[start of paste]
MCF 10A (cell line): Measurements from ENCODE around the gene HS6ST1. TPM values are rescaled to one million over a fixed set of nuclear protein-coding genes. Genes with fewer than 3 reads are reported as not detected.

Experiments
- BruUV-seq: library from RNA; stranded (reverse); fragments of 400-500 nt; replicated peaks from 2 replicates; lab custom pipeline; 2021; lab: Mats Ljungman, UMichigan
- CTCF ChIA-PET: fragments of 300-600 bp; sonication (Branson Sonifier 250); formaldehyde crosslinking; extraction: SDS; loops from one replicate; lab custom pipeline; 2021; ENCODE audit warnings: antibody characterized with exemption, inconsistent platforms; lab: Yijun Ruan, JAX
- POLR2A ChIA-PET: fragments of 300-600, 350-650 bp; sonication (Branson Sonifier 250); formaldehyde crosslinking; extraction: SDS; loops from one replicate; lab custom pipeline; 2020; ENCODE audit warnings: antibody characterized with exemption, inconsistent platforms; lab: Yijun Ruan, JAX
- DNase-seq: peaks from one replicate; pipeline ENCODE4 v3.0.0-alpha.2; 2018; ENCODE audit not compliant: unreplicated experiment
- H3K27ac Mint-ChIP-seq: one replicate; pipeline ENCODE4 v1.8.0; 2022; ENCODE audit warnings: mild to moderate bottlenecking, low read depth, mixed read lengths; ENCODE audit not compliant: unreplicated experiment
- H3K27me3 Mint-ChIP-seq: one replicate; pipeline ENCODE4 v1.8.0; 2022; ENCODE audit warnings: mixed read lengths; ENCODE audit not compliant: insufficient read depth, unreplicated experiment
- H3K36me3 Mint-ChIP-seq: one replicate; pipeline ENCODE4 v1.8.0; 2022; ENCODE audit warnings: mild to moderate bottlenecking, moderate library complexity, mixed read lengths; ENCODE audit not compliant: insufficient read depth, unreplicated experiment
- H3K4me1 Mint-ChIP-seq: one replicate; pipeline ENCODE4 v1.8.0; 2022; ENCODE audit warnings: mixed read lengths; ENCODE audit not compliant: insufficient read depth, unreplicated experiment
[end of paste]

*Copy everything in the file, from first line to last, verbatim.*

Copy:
MCF 10A (cell line): Measurements from ENCODE around the gene HS6ST1. TPM values are rescaled to one million over a fixed set of nuclear protein-coding genes. Genes with fewer than 3 reads are reported as not detected.

Experiments
- BruUV-seq: library from RNA; stranded (reverse); fragments of 400-500 nt; replicated peaks from 2 replicates; lab custom pipeline; 2021; lab: Mats Ljungman, UMichigan
- CTCF ChIA-PET: fragments of 300-600 bp; sonication (Branson Sonifier 250); formaldehyde crosslinking; extraction: SDS; loops from one replicate; lab custom pipeline; 2021; ENCODE audit warnings: antibody characterized with exemption, inconsistent platforms; lab: Yijun Ruan, JAX
- POLR2A ChIA-PET: fragments of 300-600, 350-650 bp; sonication (Branson Sonifier 250); formaldehyde crosslinking; extraction: SDS; loops from one replicate; lab custom pipeline; 2020; ENCODE audit warnings: antibody characterized with exemption, inconsistent platforms; lab: Yijun Ruan, JAX
- DNase-seq: peaks from one replicate; pipeline ENCODE4 v3.0.0-alpha.2; 2018; ENCODE audit not compliant: unreplicated experiment
- H3K27ac Mint-ChIP-seq: one replicate; pipeline ENCODE4 v1.8.0; 2022; ENCODE audit warnings: mild to moderate bottlenecking, low read depth, mixed read lengths; ENCODE audit not compliant: unreplicated experiment
- H3K27me3 Mint-ChIP-seq: one replicate; pipeline ENCODE4 v1.8.0; 2022; ENCODE audit warnings: mixed read lengths; ENCODE audit not compliant: insufficient read depth, unreplicated experiment
- H3K36me3 Mint-ChIP-seq: one replicate; pipeline ENCODE4 v1.8.0; 2022; ENCODE audit warnings: mild to moderate bottlenecking, moderate library complexity, mixed read lengths; ENCODE audit not compliant: insufficient read depth, unreplicated experiment
- H3K4me1 Mint-ChIP-seq: one replicate; pipeline ENCODE4 v1.8.0; 2022; ENCODE audit warnings: mixed read lengths; ENCODE audit not compliant: insufficient read depth, unreplicated experiment